Plan to scrap '˜notorious' Brighton Mainline bottleneck
Network Rail has revealed plans to remove what it calls the '˜notorious Croydon bottleneck' on the mainline between Sussex and London.
It said a public consultation will take place in November and December on proposals to ‘improve punctuality, speed up journey times and enable more trains to run on the Brighton Mainline’ by axing the bottleneck.
Network Rail said the troublesome spot regularly causes delays and disruption to up to 300,000 passengers who travel on the Brighton Mainline and its branches each day.
Despite a report today that services from Brighton station suffer the least delays of the busiest stations in the country, Network Rail said the Brighton Mainline has the lowest train punctuality of any major route, as the bottleneck at Croydon ‘magnifies the impact of even the most minor incident or delay’, causing 60 per cent more knock-on delays compared with similar routes.
If approved, Network Rail’s scheme would see a see additional tracks constructed in the Croydon area, extra platforms at an expanded and modernised East Croydon station and a series of new railway flyovers to replace the current ‘spaghetti junction’ near the station where lines from the south coast, Sussex and Surrey meet those to and from London Victoria, London Bridge and beyond.
John Halsall, Network Rail route managing director for the South East, said: “Removing the Croydon bottleneck is the only practical way to provide the step-change in reliability and capacity that passengers and businesses in Sussex so desperately want to see.
“For too long, train performance on the Brighton Main Line has been below the level that commuters and other passengers expect and deserve. While a number of factors have contributed to these issues in recent years, the basic layout of our railway through the Croydon area and the bottleneck it creates means reliability won’t ever improve to acceptable levels without significant changes.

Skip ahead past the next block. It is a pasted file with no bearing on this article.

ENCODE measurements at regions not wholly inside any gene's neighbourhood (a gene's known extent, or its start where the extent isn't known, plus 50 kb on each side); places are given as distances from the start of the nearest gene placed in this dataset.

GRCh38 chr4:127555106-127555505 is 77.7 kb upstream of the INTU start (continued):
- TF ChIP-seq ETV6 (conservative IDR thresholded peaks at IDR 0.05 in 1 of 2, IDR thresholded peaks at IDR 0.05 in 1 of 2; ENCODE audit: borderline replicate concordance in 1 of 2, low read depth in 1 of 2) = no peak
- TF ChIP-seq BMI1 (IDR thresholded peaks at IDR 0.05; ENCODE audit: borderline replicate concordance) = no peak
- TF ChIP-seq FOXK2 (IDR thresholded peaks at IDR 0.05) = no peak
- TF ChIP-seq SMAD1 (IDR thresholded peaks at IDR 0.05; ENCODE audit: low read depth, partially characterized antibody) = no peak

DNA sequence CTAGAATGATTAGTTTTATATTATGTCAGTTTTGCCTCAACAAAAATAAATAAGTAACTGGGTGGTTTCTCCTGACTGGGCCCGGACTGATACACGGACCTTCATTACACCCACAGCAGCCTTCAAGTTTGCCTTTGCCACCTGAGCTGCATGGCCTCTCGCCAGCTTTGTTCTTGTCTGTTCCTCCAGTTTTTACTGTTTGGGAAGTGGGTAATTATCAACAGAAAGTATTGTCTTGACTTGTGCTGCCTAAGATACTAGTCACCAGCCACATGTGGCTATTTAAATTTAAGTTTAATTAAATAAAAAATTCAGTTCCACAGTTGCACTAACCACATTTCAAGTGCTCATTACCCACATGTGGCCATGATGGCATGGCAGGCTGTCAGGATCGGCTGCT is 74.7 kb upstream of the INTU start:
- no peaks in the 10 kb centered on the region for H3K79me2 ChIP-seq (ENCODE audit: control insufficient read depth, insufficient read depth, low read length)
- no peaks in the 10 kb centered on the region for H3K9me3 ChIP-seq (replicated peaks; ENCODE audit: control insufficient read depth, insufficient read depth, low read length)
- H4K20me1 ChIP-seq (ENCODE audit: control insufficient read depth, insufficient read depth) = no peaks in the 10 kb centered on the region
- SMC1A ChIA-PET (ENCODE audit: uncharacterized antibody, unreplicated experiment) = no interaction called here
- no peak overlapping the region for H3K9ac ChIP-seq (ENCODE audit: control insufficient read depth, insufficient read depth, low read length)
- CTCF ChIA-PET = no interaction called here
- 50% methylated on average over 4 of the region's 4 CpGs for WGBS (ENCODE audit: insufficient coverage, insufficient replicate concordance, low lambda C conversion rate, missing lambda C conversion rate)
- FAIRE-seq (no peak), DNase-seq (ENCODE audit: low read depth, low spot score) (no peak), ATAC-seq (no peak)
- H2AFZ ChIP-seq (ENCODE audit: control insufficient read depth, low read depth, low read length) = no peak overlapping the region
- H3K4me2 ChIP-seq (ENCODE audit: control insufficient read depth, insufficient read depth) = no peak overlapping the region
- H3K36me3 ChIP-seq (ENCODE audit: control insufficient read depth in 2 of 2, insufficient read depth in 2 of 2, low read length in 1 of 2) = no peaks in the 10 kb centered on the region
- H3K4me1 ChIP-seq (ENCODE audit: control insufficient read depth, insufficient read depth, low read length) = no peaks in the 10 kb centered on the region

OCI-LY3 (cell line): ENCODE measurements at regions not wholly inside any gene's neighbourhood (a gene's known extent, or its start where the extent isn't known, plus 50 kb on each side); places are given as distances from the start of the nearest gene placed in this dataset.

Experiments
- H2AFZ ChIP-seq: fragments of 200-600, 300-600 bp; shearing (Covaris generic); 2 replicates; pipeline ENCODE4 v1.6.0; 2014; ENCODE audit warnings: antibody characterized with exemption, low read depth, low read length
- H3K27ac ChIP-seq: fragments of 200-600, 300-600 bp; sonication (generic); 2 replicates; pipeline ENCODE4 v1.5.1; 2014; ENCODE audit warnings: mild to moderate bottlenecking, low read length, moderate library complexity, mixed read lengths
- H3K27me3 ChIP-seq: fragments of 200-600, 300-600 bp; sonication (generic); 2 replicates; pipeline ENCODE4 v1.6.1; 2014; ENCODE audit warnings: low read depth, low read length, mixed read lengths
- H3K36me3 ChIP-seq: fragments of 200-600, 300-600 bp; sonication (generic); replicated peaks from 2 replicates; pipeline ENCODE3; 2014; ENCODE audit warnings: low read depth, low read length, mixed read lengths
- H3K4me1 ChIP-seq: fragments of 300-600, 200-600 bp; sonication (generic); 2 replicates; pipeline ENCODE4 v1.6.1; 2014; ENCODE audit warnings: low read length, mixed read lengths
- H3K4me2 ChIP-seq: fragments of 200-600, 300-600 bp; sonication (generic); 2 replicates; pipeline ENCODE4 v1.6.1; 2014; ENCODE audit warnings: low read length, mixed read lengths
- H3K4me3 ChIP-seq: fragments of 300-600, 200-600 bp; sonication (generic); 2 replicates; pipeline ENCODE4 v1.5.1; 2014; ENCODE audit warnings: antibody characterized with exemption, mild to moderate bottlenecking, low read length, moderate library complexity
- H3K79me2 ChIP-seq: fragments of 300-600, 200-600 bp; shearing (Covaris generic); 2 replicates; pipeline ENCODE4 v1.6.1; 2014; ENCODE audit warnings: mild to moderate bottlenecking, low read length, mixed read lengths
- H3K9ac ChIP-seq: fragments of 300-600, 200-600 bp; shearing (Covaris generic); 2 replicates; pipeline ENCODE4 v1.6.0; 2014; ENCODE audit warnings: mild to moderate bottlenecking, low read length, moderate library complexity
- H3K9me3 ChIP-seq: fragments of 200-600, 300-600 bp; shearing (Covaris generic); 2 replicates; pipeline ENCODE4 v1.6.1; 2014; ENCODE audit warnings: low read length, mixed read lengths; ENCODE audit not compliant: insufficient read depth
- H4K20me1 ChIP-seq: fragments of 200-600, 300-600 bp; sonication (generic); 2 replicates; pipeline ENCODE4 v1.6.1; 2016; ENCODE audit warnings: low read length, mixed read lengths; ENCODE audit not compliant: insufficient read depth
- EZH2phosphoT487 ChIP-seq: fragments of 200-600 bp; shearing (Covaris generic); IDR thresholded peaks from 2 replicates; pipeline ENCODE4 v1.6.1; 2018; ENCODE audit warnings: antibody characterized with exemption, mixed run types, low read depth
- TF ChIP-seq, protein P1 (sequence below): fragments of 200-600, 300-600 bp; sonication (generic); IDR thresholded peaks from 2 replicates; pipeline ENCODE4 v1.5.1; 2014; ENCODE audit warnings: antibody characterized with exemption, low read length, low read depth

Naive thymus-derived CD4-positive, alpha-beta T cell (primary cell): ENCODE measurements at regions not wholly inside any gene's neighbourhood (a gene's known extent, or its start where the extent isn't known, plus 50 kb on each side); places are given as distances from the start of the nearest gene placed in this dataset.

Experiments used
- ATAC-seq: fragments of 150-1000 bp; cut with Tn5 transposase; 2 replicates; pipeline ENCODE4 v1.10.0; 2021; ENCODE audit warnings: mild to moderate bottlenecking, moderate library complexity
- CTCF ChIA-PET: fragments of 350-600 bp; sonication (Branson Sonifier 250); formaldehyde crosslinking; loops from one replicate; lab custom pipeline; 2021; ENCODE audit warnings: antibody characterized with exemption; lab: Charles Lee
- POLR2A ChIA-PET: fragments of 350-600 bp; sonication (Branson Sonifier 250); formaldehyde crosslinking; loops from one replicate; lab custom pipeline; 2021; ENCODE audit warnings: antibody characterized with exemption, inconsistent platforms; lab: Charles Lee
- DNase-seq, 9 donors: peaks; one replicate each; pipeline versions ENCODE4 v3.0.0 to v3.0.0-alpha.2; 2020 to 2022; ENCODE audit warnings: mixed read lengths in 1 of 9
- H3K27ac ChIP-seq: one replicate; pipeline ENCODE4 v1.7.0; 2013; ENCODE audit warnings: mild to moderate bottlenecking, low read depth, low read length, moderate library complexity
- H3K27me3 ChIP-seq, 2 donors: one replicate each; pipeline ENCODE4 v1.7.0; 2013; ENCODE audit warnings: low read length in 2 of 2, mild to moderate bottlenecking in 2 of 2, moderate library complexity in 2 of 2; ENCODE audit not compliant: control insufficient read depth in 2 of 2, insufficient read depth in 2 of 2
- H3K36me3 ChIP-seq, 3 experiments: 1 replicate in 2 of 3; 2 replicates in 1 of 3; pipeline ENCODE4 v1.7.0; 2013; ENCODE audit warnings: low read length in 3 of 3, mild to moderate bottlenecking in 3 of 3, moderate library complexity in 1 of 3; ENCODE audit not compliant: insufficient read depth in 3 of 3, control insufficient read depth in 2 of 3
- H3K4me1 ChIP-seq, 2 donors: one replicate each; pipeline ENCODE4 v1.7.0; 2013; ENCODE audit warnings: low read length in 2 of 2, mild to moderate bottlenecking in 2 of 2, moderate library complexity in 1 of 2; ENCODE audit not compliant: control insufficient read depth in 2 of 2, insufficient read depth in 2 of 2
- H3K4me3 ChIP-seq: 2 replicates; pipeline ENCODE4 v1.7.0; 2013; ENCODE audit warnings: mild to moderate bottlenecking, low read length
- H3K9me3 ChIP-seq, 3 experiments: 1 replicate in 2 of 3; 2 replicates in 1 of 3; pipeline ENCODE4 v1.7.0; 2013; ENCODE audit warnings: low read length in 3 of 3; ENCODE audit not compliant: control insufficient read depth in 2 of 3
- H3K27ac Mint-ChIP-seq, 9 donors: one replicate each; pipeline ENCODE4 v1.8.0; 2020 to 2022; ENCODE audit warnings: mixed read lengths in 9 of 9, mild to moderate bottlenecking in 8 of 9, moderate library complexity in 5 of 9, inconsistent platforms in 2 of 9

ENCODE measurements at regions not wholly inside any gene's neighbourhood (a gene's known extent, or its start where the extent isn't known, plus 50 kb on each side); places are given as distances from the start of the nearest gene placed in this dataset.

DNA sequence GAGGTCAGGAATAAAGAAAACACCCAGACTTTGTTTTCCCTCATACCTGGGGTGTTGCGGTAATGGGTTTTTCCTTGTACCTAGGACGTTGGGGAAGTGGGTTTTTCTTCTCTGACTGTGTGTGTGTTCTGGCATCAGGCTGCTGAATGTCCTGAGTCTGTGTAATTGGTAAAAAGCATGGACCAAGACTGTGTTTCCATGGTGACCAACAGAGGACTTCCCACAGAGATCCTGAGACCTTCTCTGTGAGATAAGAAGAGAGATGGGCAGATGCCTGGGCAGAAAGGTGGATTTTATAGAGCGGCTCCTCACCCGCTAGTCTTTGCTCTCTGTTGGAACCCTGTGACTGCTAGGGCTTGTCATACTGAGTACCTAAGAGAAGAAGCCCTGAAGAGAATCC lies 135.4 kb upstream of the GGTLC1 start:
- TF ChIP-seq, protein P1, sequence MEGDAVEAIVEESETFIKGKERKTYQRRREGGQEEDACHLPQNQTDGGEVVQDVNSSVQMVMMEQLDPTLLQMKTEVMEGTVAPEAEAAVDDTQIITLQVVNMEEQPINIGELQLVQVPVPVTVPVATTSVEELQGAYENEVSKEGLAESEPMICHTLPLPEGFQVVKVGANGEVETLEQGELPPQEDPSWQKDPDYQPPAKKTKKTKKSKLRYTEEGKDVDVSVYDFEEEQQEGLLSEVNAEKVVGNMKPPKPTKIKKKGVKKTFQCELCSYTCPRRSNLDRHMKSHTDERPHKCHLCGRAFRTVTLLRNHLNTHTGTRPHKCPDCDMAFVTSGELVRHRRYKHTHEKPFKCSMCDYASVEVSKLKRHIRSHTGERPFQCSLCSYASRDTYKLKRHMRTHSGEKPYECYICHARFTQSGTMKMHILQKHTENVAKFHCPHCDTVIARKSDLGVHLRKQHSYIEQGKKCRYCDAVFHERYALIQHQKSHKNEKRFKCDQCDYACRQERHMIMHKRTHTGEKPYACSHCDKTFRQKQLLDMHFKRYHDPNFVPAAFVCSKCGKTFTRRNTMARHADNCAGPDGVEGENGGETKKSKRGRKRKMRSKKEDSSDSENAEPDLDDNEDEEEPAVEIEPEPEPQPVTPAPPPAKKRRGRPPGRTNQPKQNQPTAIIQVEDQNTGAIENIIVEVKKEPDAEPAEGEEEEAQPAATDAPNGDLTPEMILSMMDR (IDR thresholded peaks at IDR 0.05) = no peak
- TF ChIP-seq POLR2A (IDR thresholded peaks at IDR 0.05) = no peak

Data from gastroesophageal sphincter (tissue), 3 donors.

“We want as many people as possible to take part in this consultation, either online or at one of our events, so we can make sure our proposal delivers a genuine transformation in rail services for passengers, businesses and communities in one of the most economically important parts of the country.”
Jonathan Sharrock, chief executive at Coast to Capital Local Economic Partnership, said: “Promoting better transport and mobility is identified as a priority for investment in our Strategic Economic Plan ‘Gatwick 360’. Our ongoing area-wide Brighton mainline campaign aims to bring investment and long-term increases in railway capacity on the line which links our whole area and facilitates wider economic growth. The Croydon area remodelling scheme is critical to the success of this and we support the proposals. We continue to urge local businesses to join our Brighton Mainline Alliance and respond to the consultation.”
Angie Doll, passenger services director for Southern and Gatwick Express, said: “Punctuality on Southern was, recently, the best it had been for five years and services on Thameslink are back on track too. However, a major investment of this scale is vital to improve services further for passengers and to future-proof this most-congested route.”
A six-week public consultation period will take place from November 5 to December 17, to give passengers, businesses and members of the public the opportunity to have their say on the proposals.
They can do so online at networkrail.co.uk/croydon or by completing a questionnaire which will be handed out at stations along the Brighton Main Line including Brighton, Gatwick Airport, East Croydon, London Bridge and London Victoria.